Thursday , May 30 2024
Georg Büchner's way-ahead-of-its-time, experimental, unfinished play from the 1830's can make a pretty fine straight drama, too.

Theater Review (NYC): Woyzeck

I have seen Woyzeck performed in a ghostly mist with silent characters holding up signs; I have seen it with the scenes performed in random order and the audience walking from set to set in small separate groups; I have heard the Alban Berg opera version (Wozzeck). Surprise! Georg Büchner’s way-ahead-of-its-time, experimental, unfinished play can make a pretty fine straight drama, too.

Director Jonathan Barsness has adapted this extraordinarily modern-seeming 1830’s work into a present-day setting and made various stylistic changes, while staying true to the essence of the story. That story could only have been written by a very young man plagued by youthful existential angst (the brilliant Büchner died at 23).

Franz (here “Frank”) Woyzeck has had an out-of-wedlock baby with his dissatisfied girlfriend Maria, and the not-quite-family is struggling to make ends meet. In this version, instead of being a soldier, Woyzeck (the excellent David Michael Holmes) scrapes by doing odd jobs. In a terrible economic climate, a sense of hopelessness pervades his interactions with authority figures—the doctor who pays him as an experimental subject, the Mayor (in the original, an army Captain) who employs him from time to time; with Maria (superbly played by Clare Schmidt); and with his peers, like his friend Andres, and his rival for Maria’s affections, a virile, cocky fireman.

You can hear the chill wind as Woyzeck and Andres go ice fishing. The nearly featureless set is an icy grey. The setting is Minnesota, and everyone’s cold; even the onstage musicians (the band Colonna Sonora, providing sneaky incidental music) wear coats and hats. In this grim setting, Woyzeck can’t keep Maria’s interest warm, can’t find steady employment, can’t even ring the bell at a carnival to win a stuffed toy.

It’s depressing, for sure, but there’s enough humor to make the grimness a bit less than unrelenting. And despite its slightly absurdist touches, it’s an intensely personal play; one can’t help hearing the playwright, reaching across the centuries, howling out the sadness that’s part and parcel of great intelligence in an immature brain. How sad that he died without ever growing into a man who could take things less personally and put his intense emotions into perspective. And how amazing that with his few works he influenced new movements in literature and drama even to the present day.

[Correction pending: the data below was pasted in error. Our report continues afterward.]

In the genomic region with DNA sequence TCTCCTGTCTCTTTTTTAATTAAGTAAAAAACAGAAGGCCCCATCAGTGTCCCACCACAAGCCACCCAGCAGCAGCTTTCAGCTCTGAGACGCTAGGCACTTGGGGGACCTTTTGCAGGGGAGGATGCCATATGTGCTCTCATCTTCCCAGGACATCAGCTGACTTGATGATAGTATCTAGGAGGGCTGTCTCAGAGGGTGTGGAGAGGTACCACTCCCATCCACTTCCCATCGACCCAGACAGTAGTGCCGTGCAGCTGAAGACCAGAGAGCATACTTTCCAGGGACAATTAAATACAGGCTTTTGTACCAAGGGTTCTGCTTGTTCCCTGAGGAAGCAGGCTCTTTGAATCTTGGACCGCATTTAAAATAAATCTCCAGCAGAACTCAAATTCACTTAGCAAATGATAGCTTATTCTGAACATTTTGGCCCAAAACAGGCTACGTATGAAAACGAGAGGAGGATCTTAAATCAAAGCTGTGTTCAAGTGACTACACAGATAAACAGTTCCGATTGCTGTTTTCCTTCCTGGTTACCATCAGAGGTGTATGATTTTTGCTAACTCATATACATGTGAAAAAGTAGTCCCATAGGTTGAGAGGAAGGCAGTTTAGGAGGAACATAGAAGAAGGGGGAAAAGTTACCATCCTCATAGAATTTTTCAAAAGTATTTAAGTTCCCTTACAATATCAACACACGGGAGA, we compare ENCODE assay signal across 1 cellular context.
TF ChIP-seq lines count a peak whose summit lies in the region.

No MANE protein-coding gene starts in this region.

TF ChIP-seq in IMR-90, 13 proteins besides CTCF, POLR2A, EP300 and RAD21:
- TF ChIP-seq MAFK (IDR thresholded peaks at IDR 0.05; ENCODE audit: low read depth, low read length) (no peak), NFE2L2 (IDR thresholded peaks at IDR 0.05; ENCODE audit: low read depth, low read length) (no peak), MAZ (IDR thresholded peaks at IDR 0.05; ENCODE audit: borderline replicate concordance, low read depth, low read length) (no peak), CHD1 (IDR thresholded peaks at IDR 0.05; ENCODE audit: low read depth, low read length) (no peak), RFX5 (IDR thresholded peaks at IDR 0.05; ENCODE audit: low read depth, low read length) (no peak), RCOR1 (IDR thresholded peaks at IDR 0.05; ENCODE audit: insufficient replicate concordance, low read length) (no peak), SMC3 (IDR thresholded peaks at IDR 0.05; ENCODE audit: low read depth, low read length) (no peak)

Yet this production provides sufficient proof that this work, which poet Alison Croggon has called the “ur-play of modern theatre,” was a lot more than an experiment. Toy Box Theatre Company with Barsness at the helm also brought us last year’s ‘Tis Pity She’s a Whore, and clearly they’re just as comfortable with modern material as they are with the 17th century, for Woyzeck is nothing if not modern. They’ve whittled down the character list, as they did with the previous production, but retained what’s important and presented it feelingly, cuttingly, and in thoroughly Büchnerian spirit. In addition to a fine cast (several of whom were also in ‘Tis Pity) and the atmospheric live music, the production boasts superb technical talent, along with evocative movement direction by the dancer Amy Blumberg, who also appears on stage as a melty-jerky mechanical man created by the Carny (the always excellent Ron Bopst). The playwright lived his short life in a ferment of new thinking and scientific excitement; we’re still thinking about the issues his circle was pondering (and you may ask yourself: should robots have rights?). But he went deeper than that. “Ordinary things,” moans the Mayor, “are what make me melancholy.” But, while art may not always be able to lift the melancholy, when done as well as this it proves we can go beyond the ordinary.

Toy Box Theatre‘s Woyzeck is almost sure to leave you thinking—and nodding in appreciation at the talent Barsness has applied and gathered. It runs through November 12 at the Choicirciati Cultural Center, 64 E. 4 St., New York City. Click here for tickets.

Photos by Teresa Olson: 1. David Michael Holmes as Woyzeck and Ryan Reilly as Andres.  2. David Michael Holmes as Woyzeck.  3. The band Colonna Sonora.

About Jon Sobel

Jon Sobel is Publisher and Executive Editor of Blogcritics as well as lead editor of the Culture & Society section. As a writer he contributes most often to Music, where he covers classical music (old and new) and other genres, and Culture, where he reviews NYC theater. Through Oren Hope Marketing and Copywriting at you can hire him to write or edit whatever marketing or journalistic materials your heart desires. Jon also writes the blog Park Odyssey at where he is on a mission to visit every park in New York City. He has also been a part-time working musician, including as lead singer, songwriter, and bass player for Whisperado.

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